Community concerns are totally ignored when mining companies seek government approval for development programmes for areas near their operations in South Africa, the Centre for Applied Legal Studies, based at Johannesburg’s University of the Witwatersrand says.
The institution, which is lobbying for tougher regulation, says local communities are not consulted and have no right to veto the mines in the event of breach of agreement.
In five case studies of mines, ranging from platinum and coal extraction to clay, the Centre for Applied Legal Studies discovered that most communities were unaware of the commitments companies made in the social plans and in almost all cases those promises weren’t fulfilled.
The plans, along with legislation demanding greater black ownership of assets that account for about half of South Africa’s exports, are supposed to be part of the post-apartheid government’s plans to reduce inequality. Typically, mines in South Africa are surrounded shanty towns housing migrant workers, while environmental damage to surrounding areas regularly threatens the livelihoods of local communities.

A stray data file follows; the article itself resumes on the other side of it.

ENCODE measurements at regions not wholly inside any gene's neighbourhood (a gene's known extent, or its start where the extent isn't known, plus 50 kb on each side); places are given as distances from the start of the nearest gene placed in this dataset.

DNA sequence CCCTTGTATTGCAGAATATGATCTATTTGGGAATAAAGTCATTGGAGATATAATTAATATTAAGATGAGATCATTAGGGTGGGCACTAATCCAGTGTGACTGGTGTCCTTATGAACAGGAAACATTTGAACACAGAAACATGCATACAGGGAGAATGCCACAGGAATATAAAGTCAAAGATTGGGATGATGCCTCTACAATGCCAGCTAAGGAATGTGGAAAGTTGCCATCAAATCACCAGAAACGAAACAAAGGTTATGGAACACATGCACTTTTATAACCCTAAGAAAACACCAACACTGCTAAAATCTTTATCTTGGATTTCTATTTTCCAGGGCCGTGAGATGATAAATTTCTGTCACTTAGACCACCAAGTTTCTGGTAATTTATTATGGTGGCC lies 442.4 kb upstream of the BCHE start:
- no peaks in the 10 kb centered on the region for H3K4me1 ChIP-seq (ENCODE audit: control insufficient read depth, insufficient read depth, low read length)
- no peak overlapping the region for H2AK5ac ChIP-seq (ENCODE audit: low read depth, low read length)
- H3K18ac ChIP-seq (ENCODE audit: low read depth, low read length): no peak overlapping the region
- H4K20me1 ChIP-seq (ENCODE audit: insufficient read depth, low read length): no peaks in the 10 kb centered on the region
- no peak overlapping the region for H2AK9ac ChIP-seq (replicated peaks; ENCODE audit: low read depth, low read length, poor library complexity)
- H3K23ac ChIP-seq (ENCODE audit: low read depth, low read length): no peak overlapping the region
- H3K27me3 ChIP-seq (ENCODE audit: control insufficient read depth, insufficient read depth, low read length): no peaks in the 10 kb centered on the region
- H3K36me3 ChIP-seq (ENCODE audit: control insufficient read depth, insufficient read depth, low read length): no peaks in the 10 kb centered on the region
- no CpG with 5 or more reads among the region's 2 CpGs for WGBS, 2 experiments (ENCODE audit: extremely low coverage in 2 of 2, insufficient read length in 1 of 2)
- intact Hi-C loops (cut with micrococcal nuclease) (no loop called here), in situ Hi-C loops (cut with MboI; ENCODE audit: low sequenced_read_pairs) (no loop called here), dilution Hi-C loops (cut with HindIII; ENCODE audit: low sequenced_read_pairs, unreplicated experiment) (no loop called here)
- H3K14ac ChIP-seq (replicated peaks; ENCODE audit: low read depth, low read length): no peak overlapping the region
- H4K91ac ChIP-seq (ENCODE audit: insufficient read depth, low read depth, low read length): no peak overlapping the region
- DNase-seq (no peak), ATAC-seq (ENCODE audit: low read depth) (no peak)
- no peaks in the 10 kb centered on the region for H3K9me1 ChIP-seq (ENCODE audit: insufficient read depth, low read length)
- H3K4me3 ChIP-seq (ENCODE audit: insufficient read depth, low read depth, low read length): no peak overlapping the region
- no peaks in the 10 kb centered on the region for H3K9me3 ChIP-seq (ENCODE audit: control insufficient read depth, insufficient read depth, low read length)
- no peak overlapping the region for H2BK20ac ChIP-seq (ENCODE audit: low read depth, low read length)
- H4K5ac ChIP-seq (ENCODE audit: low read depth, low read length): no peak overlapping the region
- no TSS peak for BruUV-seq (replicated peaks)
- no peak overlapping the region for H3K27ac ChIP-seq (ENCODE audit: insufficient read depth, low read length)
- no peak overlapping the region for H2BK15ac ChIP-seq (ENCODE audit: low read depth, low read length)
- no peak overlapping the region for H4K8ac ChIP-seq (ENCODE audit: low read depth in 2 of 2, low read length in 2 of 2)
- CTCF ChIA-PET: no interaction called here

“Our case studies, together with the testimonies of mining communities, would suggest that social and labor plans are not assisting in overcoming systemic inequality,” the study’s authors, Robert Krause and Louis Snyman, lament. “There should be circumstances in which communities are to be accorded the right to say ‘no’ to mining.”
Amongst some of the commitments the companies had failed to meet were building houses, childcare centers and funding bursaries.
A mining legislation introduced in 2004 requires mines to establish and implement social and labour plans in order to be granted a mining licence.